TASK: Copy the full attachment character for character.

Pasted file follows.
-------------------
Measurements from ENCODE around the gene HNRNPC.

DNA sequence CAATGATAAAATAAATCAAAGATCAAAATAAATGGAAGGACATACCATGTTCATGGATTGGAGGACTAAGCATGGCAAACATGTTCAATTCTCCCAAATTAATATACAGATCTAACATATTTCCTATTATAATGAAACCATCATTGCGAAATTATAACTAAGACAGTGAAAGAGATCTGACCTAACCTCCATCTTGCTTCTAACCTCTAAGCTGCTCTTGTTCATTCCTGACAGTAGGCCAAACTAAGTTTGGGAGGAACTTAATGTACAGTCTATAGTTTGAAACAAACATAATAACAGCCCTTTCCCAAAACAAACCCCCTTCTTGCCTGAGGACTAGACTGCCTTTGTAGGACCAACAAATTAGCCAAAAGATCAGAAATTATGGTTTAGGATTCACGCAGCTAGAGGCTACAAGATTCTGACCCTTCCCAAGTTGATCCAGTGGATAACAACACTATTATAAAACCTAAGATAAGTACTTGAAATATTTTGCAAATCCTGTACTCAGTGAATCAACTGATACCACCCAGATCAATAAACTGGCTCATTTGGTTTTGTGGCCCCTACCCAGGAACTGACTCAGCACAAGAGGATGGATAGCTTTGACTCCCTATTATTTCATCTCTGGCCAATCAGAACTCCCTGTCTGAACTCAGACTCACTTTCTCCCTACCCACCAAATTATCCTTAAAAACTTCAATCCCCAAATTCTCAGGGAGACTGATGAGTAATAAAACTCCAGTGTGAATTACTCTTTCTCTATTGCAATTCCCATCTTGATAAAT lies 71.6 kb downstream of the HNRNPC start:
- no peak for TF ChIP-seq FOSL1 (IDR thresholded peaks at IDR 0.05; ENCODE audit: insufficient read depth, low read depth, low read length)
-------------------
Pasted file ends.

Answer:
Measurements from ENCODE around the gene HNRNPC.

DNA sequence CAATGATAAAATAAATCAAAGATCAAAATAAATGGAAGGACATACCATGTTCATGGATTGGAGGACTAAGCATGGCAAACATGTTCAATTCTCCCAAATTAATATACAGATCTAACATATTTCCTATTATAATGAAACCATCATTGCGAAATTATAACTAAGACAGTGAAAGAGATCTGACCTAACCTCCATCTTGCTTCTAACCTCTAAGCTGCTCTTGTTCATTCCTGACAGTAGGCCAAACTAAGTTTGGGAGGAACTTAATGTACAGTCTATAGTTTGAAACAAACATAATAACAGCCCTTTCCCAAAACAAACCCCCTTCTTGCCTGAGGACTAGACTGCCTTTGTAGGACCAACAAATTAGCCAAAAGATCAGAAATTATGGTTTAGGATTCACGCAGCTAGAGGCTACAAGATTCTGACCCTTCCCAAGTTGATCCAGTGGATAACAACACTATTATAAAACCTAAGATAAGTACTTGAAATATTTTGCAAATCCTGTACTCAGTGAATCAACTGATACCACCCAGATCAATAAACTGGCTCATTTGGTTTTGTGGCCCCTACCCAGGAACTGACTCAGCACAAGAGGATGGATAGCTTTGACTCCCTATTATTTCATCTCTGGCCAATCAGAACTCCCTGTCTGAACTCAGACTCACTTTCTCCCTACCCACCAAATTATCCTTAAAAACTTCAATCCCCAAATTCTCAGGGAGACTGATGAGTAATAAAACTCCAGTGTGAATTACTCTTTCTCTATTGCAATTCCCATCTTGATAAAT lies 71.6 kb downstream of the HNRNPC start:
- no peak for TF ChIP-seq FOSL1 (IDR thresholded peaks at IDR 0.05; ENCODE audit: insufficient read depth, low read depth, low read length)